• FallsChurchCitizen

            Let me get this straight. You criticized my mention of President Carter’s logical support of the jury’s decision because one “old white southern dude” is hardly convincing. Okay, so I respond with a poll showing that many more people agreed with the verdict than disagreed with it, and you turn around and argue with your earlier point by stating that a “herd mentality” doesn’t mean anything, either! Which is it? You can’t have it both ways.

          • Michael Gerardi

            Libturds hate polls except when the polls support their agenda. Libturds hate “old white southern dudes” except when they support their agenda. Libturds hate “racism” except when they target “old white southern dudes”. What a bunch of frauds and hypocrites.

          • dubb

            The vast majority agreed with slavery but that doesn’t make it right. Carter probably was looking at how the trail proceedings went and the laws according the the Florida legal system. Also, the defense did a better job than the DA. We all know that what really matters is who is more believable to the jury. Look at how many folks spent 15 plus years in prison, only to be found innocent years later. The verdict and the polls that agree with the verdict doesn’t mean it was correct. It just means that the defense did it’s job and the people that were polled views are more geared towards Zimmerman’s.

        • Marquis Matthews

          Multiply that by the people who did not poll.

        • Lowe

          and 77.9% of the population identify as being white .. meaning they are part of the dominant culture and have the privilege of not experiencing the inequalities the rest of face through institutional racism. One person was the aggressor, one person was armed, and one person provoked a confrontation and killed the other. One was also a grown ass man and the other a child. but you and many like you are conditioned to fear people of color. That was the only thing threatening about martin. Also there was no proof of an actual struggle happening. Autopsy report showed no signs of a struggle, no marks, no bruises, no scratches, no dna. Nothing to corroborate zimmermans story. Martin was on trial here .. and all the defense had to do was play into the fear that already existed.

          • JFallsChurch

            no proof of a struggle? not sure about that. Nothing to corroborate Zimmerman’s story. That is not what I have seen but I was not on the jury/in the courtroom.

          • JFallsChurch

            Institutional racism…has created a culture were atleast 70% of the babies are born out of wedlock?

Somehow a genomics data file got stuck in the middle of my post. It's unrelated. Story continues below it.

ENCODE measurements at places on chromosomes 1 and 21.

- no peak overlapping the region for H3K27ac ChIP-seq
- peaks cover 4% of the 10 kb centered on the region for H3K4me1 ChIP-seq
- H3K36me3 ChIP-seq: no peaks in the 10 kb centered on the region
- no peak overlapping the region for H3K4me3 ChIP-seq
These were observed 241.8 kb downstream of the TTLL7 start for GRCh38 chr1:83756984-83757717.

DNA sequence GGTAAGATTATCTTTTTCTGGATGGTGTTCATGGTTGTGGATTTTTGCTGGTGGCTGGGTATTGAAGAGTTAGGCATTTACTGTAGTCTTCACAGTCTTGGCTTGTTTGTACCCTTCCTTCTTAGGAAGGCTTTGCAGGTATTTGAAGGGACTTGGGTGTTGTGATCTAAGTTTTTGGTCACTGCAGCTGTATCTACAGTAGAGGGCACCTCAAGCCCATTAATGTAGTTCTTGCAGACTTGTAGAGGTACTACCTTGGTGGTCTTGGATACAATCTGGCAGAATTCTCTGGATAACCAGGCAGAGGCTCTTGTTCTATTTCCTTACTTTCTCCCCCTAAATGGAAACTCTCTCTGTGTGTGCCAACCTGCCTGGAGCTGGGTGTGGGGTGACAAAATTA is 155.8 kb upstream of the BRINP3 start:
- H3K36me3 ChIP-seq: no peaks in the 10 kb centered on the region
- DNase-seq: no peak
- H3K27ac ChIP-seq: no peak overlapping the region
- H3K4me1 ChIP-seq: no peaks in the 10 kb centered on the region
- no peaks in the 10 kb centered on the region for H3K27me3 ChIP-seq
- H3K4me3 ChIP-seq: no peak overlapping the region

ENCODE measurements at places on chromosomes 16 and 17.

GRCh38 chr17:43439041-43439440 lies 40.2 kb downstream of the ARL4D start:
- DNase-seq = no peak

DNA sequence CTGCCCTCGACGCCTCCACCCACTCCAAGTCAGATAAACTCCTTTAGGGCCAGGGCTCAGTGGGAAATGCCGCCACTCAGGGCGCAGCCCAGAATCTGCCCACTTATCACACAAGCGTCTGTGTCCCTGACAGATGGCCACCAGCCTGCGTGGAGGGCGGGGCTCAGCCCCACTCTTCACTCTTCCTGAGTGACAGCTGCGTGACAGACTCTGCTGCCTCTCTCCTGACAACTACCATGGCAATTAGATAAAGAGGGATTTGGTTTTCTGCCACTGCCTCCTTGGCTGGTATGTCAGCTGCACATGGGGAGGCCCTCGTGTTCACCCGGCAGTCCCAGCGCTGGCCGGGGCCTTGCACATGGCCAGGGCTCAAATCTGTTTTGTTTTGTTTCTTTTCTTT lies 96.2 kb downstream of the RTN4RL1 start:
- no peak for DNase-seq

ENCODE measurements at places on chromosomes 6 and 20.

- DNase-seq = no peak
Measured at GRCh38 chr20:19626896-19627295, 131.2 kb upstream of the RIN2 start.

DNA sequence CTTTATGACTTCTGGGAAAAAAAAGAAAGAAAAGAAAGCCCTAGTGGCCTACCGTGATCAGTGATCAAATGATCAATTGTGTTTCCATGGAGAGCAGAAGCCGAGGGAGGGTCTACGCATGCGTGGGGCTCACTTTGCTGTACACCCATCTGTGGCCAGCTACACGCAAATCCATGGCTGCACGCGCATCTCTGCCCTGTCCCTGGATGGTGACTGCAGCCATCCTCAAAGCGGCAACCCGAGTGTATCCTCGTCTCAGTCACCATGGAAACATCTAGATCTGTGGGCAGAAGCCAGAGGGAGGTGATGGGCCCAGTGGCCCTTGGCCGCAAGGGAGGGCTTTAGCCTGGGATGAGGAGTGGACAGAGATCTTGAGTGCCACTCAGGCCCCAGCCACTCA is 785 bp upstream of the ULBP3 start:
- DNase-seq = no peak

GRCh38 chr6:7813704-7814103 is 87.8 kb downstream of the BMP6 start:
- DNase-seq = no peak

• Marquis Matthews

      Why is Chicago an excuse?And why do you give a sh##t about it?DO YOU KNOW THEIR NAMES?!

      • FallsChurchCitizen

        Chicago matters because the death of any teenager is a tragedy, but apparently there has to be a racial angle for any of them to garner publicity. Of course I don’t know their names, because the Al Sharptons of the world dominating cable can’t be bothered to talk about those murders.

  • Alex

    While it was a horrible incident I suppose the fact that a probe by the FBI that revealed no evidence of race being a factor is something we should just throw out the window. Or maybe we should disregard the fact there is little to no evidence to back up that Zimmerman in racist the the DOJ, after their own FBI conducted a probe, have set up a tip line and email address for people to send in anything they might think indicate Zimmerman is a racist. You might even think that the jury doesn’t understand a black teen or the black culture, but that had nothing to do with their decision, and it shouldn’t. They weren’t there to decide if Martin had a right to to confront Zimmerman and get in a fight with him because that’s how he was raised or because as a black teen this is how they roll. They were there to decide if Zimmerman was guilty of a crime, and that rested primarily on whether they felt Zimmerman reasonably feared for his life and in turn used deadly force to defend himself. Now I’ll admit considering the whole incident and my understanding of the definition of manslaughter I think Zimmerman very likely might be guilty of that. But by no means do I think race played a part. I suppose if the jury was all black and understood the black perogative they’d have convicted him because the only reason this happened was because Martin was black in a white world, disregarding that ZImmerman is half hispanic in a white world. Fortunately that is exactly how our judicial does not work, justice is supposed to be blind, and it’s far more important that the guilty man on occasion be wrongfully set free than the innocent man wrongfully convicted.

    • oregonbird

      What we’re all trying to figure out is how y’all can skip right over the fact that a teenager being stalked by a large man in the dark must reasonably be assumed to be in fear of his life… and therefore had the right to defend himself.

      • JFallsChurch